Commenting on Li Ka-shing’s retirement, Prof. Joseph Fan told Financial Times “no one can replace him, and it remains to be observed how his retirement will affect the productivity and value of Li’s global empire.”
Li Ka-shing, Hong Kong’s richest man, is formally passing the reins of his US$100 billion retail, infrastructure and property empire to Victor Li, his elder son, after announcing his retirement on 16 March 2018. Li Ka-shing is known in Hong Kong as “Superman” for his dealmaking prowess.
A test of a succession plan that has been decades in the making, Li’s resignation is also a symbolic turning point for Hong Kong, where the economy has long been dominated by a coterie of tycoons.
“No one can replace Li Ka-shing,” said Joseph Fan, Professor of School of Accountancy and Department of Finance at The Chinese University of Hong Kong Business School, commenting on the tycoon’s retirement in an interview with Financial Times. “It remains to be observed how his retirement will affect the productivity and value of the Li empire.”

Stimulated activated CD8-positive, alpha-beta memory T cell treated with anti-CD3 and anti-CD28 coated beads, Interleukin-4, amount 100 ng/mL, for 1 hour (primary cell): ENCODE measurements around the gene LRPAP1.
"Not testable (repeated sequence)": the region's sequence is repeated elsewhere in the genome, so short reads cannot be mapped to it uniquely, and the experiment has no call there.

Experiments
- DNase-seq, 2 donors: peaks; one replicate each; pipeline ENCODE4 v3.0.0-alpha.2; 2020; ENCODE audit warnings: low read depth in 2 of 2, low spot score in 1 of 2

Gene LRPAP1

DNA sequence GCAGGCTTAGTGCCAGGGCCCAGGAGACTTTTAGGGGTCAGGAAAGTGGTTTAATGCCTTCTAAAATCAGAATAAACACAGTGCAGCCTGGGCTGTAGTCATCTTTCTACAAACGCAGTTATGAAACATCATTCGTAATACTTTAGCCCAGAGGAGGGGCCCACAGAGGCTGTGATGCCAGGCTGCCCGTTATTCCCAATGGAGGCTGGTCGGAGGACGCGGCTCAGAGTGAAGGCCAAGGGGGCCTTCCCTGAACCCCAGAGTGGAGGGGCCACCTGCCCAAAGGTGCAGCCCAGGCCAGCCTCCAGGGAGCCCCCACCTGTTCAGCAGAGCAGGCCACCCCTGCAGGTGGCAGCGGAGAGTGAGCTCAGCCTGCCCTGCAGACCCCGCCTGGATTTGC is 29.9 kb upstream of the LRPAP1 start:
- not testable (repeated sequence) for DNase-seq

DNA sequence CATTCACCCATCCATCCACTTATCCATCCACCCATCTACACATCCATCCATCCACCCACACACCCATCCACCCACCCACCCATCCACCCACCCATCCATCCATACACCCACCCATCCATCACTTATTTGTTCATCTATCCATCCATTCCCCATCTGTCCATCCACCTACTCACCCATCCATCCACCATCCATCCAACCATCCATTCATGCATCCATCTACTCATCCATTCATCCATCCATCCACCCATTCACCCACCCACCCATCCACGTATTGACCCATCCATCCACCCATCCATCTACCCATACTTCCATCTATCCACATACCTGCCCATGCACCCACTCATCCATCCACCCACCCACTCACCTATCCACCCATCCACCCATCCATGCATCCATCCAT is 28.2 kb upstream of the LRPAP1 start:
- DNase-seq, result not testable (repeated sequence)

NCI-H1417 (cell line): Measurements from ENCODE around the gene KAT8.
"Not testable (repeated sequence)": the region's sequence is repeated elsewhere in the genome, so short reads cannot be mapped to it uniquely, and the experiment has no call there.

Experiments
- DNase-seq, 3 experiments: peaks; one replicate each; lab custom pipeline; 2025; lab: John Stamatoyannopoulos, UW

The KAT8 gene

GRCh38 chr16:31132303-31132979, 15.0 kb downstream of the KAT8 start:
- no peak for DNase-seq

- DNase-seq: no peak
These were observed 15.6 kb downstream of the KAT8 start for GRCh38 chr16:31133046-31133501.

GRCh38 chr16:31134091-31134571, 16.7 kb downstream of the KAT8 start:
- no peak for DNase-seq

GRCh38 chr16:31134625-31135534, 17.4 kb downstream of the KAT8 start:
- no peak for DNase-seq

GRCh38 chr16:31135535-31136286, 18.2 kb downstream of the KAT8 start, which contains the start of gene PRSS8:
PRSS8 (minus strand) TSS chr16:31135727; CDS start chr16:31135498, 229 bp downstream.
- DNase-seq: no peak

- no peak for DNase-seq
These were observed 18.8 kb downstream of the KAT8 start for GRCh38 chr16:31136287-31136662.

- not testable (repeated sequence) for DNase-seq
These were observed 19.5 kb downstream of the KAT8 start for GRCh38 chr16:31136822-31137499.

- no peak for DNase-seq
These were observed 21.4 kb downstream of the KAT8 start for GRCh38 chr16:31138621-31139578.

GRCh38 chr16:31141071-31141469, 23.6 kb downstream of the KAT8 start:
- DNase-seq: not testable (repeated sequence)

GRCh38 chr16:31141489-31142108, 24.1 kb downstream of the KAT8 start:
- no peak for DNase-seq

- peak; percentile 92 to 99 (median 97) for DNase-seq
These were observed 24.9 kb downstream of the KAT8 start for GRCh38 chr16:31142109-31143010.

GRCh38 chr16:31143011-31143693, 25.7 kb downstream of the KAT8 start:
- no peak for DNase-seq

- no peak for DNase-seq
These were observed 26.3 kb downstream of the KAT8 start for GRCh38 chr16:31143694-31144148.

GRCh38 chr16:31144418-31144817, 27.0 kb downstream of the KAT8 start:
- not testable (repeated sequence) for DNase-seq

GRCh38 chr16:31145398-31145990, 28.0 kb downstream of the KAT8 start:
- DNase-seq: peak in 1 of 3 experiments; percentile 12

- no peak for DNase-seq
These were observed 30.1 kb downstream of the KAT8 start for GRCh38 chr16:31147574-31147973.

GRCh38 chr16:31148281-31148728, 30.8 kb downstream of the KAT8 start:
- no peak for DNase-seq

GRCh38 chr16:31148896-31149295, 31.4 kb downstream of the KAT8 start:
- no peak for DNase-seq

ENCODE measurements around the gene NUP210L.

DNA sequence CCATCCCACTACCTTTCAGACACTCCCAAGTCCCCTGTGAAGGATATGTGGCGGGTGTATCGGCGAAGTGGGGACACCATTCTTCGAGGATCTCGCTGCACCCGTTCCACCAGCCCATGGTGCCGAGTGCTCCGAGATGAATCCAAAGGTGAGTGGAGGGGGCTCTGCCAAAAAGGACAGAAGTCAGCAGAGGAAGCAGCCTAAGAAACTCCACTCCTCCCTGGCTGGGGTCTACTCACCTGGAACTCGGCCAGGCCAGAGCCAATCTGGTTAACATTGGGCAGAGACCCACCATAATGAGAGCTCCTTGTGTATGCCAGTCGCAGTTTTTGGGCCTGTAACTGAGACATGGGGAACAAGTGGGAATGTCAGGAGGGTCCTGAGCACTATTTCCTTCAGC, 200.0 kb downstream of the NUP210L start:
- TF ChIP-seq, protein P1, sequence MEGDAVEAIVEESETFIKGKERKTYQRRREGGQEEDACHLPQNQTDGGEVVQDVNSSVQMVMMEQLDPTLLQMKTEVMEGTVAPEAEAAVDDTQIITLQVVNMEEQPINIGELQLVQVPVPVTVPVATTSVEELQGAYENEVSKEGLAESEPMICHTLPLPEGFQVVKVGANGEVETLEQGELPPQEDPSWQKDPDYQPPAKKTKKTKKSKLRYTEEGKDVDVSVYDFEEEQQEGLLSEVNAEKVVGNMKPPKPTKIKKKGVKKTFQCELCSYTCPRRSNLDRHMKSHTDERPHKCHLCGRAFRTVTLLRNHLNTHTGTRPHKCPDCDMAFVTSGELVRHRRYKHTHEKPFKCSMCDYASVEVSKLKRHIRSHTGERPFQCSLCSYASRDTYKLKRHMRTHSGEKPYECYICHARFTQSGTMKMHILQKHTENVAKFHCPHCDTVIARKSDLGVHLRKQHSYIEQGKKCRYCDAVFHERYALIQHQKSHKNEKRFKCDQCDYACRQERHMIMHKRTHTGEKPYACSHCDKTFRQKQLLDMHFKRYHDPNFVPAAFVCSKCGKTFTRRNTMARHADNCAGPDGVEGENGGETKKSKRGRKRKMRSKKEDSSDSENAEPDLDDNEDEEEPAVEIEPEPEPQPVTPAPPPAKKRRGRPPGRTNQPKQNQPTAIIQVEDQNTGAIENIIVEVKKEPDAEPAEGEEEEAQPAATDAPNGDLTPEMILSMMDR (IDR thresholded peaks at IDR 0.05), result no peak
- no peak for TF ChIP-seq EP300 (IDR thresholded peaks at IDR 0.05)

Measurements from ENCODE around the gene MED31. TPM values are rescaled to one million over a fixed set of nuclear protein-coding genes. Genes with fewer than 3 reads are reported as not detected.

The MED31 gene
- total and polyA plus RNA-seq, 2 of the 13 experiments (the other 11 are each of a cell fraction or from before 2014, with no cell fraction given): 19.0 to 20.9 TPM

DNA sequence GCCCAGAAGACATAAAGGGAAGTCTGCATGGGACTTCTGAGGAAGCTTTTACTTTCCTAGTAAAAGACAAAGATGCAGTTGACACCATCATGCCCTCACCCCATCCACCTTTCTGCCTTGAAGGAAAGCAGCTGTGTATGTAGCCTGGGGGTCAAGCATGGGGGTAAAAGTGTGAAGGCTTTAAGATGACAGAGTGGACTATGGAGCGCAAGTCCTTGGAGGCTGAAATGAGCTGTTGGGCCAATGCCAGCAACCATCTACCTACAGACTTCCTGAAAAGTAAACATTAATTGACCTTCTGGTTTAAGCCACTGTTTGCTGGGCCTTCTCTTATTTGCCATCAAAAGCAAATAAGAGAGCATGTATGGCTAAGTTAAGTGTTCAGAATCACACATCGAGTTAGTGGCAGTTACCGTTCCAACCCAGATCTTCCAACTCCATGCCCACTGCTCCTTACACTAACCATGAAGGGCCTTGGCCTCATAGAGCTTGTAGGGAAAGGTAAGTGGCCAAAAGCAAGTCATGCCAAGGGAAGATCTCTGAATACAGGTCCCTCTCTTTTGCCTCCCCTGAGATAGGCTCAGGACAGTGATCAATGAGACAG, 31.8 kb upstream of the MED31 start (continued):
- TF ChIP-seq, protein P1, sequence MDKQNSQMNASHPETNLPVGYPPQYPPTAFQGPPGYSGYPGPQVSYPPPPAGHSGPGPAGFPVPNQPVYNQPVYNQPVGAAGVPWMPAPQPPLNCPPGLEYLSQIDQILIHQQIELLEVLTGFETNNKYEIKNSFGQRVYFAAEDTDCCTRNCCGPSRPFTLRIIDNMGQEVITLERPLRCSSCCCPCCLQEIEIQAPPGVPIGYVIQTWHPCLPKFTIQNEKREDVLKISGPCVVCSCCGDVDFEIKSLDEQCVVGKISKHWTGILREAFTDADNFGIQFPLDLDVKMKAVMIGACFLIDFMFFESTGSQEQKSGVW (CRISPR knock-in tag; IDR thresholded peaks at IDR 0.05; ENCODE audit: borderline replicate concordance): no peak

Victor Li, who studied engineering at Stanford University, has long been groomed to take over and like all second-generation tycoons, he will struggle to emerge from his father’s shadow.
Prof. Fan said part of the reason Li has rebalanced his investments from China and Hong Kong into more developed markets — a move that was criticised by Chinese state media as unpatriotic — is to lay the groundwork for the succession.
The Financial Times story was widely reprinted/picked up by media publications around the world including La Repubblica (PDF) from Italy; Dagens Industri (PDF) from Sweden; and CafeF (PDF) from Vietnam.
Source: Financial Times
Date published: 16 March, 2018